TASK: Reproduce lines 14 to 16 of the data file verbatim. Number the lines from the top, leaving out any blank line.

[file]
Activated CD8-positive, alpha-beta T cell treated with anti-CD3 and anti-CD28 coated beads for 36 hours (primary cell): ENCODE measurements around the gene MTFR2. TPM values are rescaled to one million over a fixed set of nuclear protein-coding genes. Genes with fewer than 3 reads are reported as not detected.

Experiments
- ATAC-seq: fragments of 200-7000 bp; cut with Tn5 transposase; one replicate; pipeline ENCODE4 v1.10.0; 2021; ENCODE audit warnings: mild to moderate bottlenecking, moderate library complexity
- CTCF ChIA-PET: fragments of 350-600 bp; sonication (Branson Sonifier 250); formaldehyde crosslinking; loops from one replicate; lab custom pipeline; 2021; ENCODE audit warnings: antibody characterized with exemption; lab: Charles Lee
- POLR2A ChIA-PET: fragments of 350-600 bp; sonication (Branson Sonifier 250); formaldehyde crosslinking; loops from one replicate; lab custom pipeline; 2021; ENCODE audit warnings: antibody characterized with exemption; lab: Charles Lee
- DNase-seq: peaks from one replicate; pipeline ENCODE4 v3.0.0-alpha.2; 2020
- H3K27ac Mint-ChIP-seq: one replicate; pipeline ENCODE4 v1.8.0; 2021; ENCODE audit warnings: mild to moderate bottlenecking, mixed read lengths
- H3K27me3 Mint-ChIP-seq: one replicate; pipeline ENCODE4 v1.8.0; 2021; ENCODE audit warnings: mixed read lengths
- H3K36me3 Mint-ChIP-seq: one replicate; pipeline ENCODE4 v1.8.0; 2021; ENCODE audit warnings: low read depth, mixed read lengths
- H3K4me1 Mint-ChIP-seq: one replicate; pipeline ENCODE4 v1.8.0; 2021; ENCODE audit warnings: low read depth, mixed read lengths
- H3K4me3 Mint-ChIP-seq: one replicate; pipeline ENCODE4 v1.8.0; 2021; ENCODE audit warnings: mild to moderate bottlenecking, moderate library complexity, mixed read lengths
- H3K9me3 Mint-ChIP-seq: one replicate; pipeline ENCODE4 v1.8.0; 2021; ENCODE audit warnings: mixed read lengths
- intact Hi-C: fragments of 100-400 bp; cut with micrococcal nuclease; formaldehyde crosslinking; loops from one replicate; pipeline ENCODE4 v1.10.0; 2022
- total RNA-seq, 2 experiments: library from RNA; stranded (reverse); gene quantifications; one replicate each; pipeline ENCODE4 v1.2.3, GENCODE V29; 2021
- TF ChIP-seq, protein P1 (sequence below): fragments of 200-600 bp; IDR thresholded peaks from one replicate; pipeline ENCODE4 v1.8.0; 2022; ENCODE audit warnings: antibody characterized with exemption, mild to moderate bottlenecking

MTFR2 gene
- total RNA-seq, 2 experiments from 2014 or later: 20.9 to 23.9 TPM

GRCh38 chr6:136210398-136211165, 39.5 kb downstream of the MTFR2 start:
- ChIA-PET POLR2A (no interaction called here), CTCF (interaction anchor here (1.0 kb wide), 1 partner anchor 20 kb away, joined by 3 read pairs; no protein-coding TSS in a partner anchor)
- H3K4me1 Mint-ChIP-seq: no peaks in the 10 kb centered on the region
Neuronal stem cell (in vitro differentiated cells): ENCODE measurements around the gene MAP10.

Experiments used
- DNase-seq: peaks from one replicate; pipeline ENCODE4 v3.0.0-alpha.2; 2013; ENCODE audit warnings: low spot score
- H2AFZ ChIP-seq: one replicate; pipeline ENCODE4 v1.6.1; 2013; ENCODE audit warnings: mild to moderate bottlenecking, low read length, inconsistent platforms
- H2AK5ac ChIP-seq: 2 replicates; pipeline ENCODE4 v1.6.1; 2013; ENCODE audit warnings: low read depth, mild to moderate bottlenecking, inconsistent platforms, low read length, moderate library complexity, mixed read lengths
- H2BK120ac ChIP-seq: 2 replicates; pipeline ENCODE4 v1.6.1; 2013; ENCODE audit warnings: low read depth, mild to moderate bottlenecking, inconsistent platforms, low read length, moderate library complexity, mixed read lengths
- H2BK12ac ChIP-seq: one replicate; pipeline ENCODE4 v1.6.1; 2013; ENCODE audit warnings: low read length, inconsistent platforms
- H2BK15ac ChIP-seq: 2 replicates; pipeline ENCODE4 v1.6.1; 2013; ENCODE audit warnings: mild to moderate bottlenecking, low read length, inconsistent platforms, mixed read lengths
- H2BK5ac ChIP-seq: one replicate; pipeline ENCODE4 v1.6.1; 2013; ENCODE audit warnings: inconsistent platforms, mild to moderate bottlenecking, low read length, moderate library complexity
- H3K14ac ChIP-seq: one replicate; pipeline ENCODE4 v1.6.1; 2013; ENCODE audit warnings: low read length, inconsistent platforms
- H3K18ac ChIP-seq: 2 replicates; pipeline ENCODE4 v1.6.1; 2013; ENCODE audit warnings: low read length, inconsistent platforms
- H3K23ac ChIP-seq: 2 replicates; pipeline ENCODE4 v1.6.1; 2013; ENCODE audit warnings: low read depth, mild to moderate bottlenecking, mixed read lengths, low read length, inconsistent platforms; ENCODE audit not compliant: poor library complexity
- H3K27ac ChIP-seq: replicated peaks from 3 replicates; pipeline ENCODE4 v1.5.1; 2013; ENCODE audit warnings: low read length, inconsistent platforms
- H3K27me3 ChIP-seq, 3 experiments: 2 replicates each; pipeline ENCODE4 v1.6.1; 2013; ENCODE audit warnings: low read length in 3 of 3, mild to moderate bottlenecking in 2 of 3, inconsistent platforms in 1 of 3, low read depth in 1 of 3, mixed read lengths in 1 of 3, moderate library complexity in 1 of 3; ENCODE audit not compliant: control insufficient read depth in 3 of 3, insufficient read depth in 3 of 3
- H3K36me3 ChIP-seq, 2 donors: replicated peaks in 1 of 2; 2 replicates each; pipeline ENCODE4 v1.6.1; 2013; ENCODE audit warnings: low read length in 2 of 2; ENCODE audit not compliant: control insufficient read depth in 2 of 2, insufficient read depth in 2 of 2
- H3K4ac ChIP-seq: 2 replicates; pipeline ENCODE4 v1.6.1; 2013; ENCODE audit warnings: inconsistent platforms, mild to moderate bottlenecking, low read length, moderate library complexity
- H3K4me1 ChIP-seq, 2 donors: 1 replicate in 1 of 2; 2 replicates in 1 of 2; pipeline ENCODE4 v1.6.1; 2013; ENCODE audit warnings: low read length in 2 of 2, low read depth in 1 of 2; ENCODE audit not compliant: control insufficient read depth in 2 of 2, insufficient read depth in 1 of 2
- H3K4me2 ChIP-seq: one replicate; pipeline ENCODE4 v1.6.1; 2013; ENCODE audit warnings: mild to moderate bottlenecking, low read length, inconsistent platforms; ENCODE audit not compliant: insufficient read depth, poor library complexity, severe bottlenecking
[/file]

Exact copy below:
- total RNA-seq, 2 experiments: library from RNA; stranded (reverse); gene quantifications; one replicate each; pipeline ENCODE4 v1.2.3, GENCODE V29; 2021
- TF ChIP-seq, protein P1 (sequence below): fragments of 200-600 bp; IDR thresholded peaks from one replicate; pipeline ENCODE4 v1.8.0; 2022; ENCODE audit warnings: antibody characterized with exemption, mild to moderate bottlenecking

MTFR2 gene